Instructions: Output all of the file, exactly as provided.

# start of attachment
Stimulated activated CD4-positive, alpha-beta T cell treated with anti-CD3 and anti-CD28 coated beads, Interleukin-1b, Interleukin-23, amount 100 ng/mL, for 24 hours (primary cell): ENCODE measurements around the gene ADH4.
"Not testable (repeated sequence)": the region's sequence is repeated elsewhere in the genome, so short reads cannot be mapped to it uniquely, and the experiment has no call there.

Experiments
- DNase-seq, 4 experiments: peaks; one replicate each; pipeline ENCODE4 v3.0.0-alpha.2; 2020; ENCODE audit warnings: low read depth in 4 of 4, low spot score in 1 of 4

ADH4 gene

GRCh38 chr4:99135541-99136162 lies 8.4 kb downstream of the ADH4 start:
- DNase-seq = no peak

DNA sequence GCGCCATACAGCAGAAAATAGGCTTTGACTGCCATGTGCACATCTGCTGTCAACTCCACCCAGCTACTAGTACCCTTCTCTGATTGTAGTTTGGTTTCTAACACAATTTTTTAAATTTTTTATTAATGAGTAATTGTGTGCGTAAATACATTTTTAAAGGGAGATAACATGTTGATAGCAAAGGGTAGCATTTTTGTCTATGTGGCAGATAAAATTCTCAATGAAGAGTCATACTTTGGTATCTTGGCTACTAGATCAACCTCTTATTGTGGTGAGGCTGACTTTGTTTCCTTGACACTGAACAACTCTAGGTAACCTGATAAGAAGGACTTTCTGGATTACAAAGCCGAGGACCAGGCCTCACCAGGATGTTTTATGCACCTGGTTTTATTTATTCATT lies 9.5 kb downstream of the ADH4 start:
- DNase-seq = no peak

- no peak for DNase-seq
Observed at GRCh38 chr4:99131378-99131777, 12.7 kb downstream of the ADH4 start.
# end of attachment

Stimulated activated CD4-positive, alpha-beta T cell treated with anti-CD3 and anti-CD28 coated beads, Interleukin-1b, Interleukin-23, amount 100 ng/mL, for 24 hours (primary cell): ENCODE measurements around the gene ADH4.
"Not testable (repeated sequence)": the region's sequence is repeated elsewhere in the genome, so short reads cannot be mapped to it uniquely, and the experiment has no call there.

Experiments
- DNase-seq, 4 experiments: peaks; one replicate each; pipeline ENCODE4 v3.0.0-alpha.2; 2020; ENCODE audit warnings: low read depth in 4 of 4, low spot score in 1 of 4

ADH4 gene

GRCh38 chr4:99135541-99136162 lies 8.4 kb downstream of the ADH4 start:
- DNase-seq = no peak

DNA sequence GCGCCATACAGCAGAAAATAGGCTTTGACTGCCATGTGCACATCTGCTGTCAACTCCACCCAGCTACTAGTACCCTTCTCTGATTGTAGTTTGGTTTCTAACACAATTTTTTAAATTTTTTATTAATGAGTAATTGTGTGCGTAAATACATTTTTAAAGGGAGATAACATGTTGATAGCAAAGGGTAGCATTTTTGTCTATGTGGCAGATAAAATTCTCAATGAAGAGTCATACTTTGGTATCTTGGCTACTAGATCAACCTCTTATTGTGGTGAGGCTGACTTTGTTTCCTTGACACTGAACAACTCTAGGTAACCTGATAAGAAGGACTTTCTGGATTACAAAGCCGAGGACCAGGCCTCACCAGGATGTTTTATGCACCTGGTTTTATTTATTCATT lies 9.5 kb downstream of the ADH4 start:
- DNase-seq = no peak

- no peak for DNase-seq
Observed at GRCh38 chr4:99131378-99131777, 12.7 kb downstream of the ADH4 start.